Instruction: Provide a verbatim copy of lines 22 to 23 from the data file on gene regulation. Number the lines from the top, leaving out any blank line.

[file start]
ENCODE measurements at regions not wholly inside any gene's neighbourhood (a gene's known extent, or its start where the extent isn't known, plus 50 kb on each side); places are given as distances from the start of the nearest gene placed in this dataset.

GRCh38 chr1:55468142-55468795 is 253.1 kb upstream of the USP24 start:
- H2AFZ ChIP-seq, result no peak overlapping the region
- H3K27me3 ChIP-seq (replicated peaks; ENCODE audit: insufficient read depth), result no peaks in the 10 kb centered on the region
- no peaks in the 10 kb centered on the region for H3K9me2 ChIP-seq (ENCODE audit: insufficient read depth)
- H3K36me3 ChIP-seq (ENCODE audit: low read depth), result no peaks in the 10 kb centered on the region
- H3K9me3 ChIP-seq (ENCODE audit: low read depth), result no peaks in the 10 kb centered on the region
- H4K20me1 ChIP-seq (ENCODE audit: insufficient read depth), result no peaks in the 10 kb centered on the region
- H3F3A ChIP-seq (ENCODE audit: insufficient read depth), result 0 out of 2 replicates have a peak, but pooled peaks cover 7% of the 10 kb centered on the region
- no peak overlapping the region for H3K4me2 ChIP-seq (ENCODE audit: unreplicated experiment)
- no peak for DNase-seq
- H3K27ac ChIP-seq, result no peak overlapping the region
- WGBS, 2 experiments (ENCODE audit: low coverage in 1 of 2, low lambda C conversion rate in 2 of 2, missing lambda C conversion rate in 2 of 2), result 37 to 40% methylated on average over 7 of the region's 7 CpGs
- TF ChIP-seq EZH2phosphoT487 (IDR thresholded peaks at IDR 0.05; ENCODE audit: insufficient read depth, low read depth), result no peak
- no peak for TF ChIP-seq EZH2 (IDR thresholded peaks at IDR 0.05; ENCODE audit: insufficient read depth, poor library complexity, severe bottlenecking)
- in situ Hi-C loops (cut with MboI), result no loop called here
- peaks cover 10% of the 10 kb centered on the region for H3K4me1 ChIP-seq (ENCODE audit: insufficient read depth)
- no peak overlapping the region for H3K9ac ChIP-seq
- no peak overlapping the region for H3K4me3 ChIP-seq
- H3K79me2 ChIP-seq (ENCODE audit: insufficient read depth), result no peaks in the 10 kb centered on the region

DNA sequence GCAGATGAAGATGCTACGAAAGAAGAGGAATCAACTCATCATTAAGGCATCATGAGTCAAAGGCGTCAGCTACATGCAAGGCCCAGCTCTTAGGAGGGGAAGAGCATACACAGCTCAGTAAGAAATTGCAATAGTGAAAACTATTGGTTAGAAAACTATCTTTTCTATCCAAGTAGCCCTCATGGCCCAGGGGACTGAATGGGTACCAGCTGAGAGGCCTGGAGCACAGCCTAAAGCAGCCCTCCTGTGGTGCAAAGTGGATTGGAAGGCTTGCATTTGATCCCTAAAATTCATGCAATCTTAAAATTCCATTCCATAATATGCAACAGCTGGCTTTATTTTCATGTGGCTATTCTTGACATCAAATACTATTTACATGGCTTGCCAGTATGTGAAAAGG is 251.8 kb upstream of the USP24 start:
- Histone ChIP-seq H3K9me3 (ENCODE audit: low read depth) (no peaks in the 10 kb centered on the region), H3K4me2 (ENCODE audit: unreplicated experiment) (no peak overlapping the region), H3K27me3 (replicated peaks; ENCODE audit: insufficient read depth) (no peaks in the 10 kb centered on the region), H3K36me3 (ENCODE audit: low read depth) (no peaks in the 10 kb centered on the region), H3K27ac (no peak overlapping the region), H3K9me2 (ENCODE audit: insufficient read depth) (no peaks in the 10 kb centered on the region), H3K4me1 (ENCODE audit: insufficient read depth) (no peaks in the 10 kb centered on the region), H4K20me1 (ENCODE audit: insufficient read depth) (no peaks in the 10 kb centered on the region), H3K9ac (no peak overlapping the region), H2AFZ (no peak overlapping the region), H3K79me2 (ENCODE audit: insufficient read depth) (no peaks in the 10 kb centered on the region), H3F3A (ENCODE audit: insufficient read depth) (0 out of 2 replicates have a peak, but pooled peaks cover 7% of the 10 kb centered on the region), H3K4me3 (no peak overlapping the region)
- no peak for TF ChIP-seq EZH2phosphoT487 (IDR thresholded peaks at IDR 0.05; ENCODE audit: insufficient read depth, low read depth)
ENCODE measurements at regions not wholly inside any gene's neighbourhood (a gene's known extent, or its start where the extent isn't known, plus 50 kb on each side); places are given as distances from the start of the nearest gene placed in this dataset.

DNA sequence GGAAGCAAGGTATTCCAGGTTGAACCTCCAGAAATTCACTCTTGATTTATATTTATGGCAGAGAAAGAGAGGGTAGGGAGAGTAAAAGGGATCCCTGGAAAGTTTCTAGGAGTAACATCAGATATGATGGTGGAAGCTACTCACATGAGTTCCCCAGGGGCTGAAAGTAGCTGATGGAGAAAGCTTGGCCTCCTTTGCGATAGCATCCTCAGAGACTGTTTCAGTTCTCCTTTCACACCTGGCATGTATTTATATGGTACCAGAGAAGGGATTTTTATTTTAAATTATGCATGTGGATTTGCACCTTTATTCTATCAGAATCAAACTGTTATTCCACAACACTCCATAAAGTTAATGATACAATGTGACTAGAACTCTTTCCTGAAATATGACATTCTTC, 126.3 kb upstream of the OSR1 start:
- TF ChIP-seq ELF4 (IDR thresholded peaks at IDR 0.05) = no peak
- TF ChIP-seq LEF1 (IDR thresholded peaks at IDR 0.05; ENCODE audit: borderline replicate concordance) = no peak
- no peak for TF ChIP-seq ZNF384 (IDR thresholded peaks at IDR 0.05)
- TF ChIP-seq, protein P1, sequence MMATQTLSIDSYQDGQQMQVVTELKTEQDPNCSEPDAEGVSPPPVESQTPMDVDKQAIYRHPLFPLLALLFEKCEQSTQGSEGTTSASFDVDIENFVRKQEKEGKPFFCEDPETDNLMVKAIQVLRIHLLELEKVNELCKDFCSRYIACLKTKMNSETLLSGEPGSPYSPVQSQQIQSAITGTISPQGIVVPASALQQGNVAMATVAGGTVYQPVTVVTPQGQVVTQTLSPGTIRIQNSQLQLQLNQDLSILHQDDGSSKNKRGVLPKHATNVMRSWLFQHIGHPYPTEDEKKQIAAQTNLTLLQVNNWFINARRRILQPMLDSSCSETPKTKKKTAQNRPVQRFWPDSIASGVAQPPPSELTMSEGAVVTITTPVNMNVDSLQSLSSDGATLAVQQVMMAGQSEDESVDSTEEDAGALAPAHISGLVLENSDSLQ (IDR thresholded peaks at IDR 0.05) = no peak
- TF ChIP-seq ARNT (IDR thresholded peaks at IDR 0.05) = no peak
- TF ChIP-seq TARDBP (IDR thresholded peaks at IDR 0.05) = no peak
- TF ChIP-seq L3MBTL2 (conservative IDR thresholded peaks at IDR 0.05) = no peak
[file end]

- Histone ChIP-seq H3K9me3 (ENCODE audit: low read depth) (no peaks in the 10 kb centered on the region), H3K4me2 (ENCODE audit: unreplicated experiment) (no peak overlapping the region), H3K27me3 (replicated peaks; ENCODE audit: insufficient read depth) (no peaks in the 10 kb centered on the region), H3K36me3 (ENCODE audit: low read depth) (no peaks in the 10 kb centered on the region), H3K27ac (no peak overlapping the region), H3K9me2 (ENCODE audit: insufficient read depth) (no peaks in the 10 kb centered on the region), H3K4me1 (ENCODE audit: insufficient read depth) (no peaks in the 10 kb centered on the region), H4K20me1 (ENCODE audit: insufficient read depth) (no peaks in the 10 kb centered on the region), H3K9ac (no peak overlapping the region), H2AFZ (no peak overlapping the region), H3K79me2 (ENCODE audit: insufficient read depth) (no peaks in the 10 kb centered on the region), H3F3A (ENCODE audit: insufficient read depth) (0 out of 2 replicates have a peak, but pooled peaks cover 7% of the 10 kb centered on the region), H3K4me3 (no peak overlapping the region)
- no peak for TF ChIP-seq EZH2phosphoT487 (IDR thresholded peaks at IDR 0.05; ENCODE audit: insufficient read depth, low read depth)